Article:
Bynum’s Appetite for Full Humanity
By R. Marie Griffith
In the world of scholarly books, Holy Feast and Holy Fast by Caroline Walker Bynum stands as my first and most enduring literary passion. It came into print at a time when I, then an undergraduate at the University of Virginia, was discovering my own desire for an academic vocation. My mentors in the history of Christianity (and in political thought) urged me to read the text for my senior thesis research, and it immediately became the book for me, a model of scrupulous concentration on specific detail and thick context, of brilliant historical analysis, of prose that is resplendent in its attentiveness to the subtleties of language. It is the book that animated my earliest academic forays (including that thesis, on Catherine of Siena), that got me going in the study of gender and religion even before I had personal mentors working in that area, and that has continued to inspire me. Truly, it is the book that changed my life.
Countless other scholars of religion and history in my cohort have felt similarly about Holy Feast and Holy Fast; indeed, lively friendships have formed among its admiring readers. Many of these are Europeanists, of course, but the path I followed led me into American religious history, where Bynum’s influence is also conspicuous. It is especially marked among the circles of historians and ethnographers who have embraced the “lived religion” model of studying religious people in the United States (from David Hall and Robert Orsi to Pamela Klassen, Karen McCarthy Brown, Courtney Bender, Rebecca Gould, Heather Curtis, and countless others). The lived religion approach emphasizes religious practice, improvisation, negotiation (between clergy and laity, for example), ambivalence (about freedom as well as authority, for instance), the family, embodiment and healing, gender, and other markers of the social; above all, this approach demands critical analysis leavened by empathy. This lived religion model shares much common ground with Bynum’s work, and I will focus on her impact upon my ways of thinking about gender and agency, female submission, bodily discipline, and religious debates about sex and morality.
My first book, God’s Daughters: Evangelical Women and the Power of Submission (1997), focuses on American evangelical women’s notions of gender and power—in particular, evangelical women who passionately embrace the rhetoric of traditional femininity and the practice of female submission to male authority even while daily subverting both. The book elaborates a feminist framework for understanding conservative Christian women in the United States outside of certain other feminist premises that have seemed to me frustratingly reductive. Although I could not extensively utilize Bynum’s work in a book so far distant from her own temporal and geographic setting, I did cite her influence: “The work of distinguished feminist historians such as Natalie Zemon Davis and Caroline Walker Bynum has reminded those who interpret gender relations solely in terms of male ‘patriarchy’ and female ‘oppression’ that the realities are far more muddled, that women have always carved out spaces for themselves within the social, historical, cultural, and religious structures that constrain them and have resisted those structures in subtle and unexpected ways.”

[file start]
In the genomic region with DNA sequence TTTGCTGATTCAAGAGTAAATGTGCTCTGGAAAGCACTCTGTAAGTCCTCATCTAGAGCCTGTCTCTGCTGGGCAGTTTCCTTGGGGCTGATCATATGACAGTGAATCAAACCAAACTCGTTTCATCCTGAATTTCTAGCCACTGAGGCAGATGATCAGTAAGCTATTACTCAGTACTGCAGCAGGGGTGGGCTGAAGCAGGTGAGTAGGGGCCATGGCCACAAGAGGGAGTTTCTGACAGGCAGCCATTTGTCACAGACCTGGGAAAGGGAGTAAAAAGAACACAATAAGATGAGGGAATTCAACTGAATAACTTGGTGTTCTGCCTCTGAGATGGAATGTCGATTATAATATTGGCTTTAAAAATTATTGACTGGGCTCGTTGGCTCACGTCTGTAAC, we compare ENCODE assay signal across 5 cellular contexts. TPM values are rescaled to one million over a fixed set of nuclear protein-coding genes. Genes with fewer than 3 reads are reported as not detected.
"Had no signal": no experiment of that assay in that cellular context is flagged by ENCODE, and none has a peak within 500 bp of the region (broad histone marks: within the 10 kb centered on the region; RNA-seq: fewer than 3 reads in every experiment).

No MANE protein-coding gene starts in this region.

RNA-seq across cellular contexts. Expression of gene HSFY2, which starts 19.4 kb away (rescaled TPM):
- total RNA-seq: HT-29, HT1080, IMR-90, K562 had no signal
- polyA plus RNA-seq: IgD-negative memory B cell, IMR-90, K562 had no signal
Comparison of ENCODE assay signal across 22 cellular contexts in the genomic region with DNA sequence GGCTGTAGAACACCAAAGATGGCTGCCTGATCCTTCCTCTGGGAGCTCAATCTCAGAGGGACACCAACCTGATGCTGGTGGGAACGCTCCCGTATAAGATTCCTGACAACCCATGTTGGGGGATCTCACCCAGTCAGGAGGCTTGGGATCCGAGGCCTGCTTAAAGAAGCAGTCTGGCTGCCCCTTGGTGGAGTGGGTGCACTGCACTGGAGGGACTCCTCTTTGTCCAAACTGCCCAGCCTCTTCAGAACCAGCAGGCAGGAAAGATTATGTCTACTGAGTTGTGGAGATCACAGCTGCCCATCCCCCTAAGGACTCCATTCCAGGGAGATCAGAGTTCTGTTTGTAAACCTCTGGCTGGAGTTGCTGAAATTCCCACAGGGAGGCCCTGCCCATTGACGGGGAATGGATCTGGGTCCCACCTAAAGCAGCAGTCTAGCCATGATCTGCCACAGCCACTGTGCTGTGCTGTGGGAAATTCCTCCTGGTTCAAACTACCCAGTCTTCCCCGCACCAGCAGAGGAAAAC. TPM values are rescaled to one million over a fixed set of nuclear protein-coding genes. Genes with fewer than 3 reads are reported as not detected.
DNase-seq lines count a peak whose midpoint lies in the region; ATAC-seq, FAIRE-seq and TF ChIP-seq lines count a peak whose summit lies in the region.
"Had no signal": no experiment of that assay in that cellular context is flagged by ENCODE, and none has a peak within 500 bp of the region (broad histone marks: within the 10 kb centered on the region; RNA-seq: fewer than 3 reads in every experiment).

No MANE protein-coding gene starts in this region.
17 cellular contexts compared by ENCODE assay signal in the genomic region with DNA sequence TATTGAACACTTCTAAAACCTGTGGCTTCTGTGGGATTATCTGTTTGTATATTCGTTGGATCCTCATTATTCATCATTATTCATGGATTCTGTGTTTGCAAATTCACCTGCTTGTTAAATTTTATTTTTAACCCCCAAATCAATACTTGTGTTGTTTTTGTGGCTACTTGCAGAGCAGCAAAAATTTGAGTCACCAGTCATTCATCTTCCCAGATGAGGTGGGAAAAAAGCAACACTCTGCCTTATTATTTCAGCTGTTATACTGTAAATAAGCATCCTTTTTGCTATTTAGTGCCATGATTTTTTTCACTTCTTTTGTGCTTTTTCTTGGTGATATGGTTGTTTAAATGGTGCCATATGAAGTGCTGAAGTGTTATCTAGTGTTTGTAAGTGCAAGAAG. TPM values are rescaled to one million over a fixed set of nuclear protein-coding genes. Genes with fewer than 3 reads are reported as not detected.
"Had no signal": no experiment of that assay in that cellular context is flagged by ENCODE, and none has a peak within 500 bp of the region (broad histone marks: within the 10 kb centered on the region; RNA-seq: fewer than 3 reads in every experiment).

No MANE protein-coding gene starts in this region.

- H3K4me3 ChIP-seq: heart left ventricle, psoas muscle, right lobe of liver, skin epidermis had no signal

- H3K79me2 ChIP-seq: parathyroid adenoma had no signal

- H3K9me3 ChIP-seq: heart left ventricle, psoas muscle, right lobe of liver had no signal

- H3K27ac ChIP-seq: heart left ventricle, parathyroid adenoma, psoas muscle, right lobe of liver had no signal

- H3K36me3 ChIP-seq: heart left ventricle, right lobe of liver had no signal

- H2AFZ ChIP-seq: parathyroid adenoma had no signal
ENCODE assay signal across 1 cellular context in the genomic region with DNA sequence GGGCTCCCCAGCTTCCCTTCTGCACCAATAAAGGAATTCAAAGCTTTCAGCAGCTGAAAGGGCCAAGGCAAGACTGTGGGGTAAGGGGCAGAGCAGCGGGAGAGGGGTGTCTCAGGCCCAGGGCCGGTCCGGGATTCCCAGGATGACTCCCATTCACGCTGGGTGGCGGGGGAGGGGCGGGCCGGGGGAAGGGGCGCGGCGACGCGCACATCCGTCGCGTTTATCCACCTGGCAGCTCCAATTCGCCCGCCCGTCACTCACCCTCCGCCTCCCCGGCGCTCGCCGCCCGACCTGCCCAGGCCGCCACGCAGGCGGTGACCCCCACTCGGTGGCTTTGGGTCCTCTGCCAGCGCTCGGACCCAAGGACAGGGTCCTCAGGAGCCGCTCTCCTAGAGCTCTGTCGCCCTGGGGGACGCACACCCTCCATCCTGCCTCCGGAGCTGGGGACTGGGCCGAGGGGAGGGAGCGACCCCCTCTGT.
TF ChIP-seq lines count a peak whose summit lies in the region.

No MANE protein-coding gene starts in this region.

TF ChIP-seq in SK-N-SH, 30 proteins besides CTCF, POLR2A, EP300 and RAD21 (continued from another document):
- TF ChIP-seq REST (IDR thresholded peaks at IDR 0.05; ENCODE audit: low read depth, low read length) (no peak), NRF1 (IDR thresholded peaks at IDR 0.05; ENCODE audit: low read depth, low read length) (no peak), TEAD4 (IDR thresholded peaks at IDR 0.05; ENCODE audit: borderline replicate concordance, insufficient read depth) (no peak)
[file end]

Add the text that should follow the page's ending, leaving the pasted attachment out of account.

However inadequately rendered, that statement highlights my interest in Bynum’s own important corrective to earlier feminist models. In her words (from Holy Feast and Holy Fast):
I have argued that medieval women are not best understood as creatures constrained and impelled by society’s notions of the female as inferior. Women’s piety was not, fundamentally, internalized dualism or misogyny. Although misogynist writing did certainly sometimes equate woman with sexual temptation and strong/weak, spirit/flesh, I consider it mistaken to take the ideas of male theologians and biographers about women as the notions of women about themselves.
Hence, the first significant use I made of Bynum’s analysis was its robust reworking of women’s piety—and really intensive, ecstatic yet abstemious, sacrificial, service-oriented piety—as something that, in function and meaning, was something more than simple self-loathing or fearful subservience to patriarchal expectations. Bynum’s humane insistence on the dignity and complexity of her subjects remains one of the key contributions of her work.
Some critics have taken God’s Daughters to task for allegedly promoting the idea that female submission leads to liberation; but what the book aims to show is the paradox of vulnerability recreating itself in the imaginations of these women (if not so seamlessly in the “real world”) as power, the fraught dialectic(s) of female submission and control. Not unlike Bynum’s analysis of medieval devotionalism, my reading discerned and scrutinized the hazards patriarchal religion posed for women, but my point was also to consider what my female subjects saw of its glorious promise, especially within a U.S. culture characterized by them as greedy, narcissistic, deeply selfish—a culture of male self-absorption and violence, in which serious moral intent and female agency remains subversive.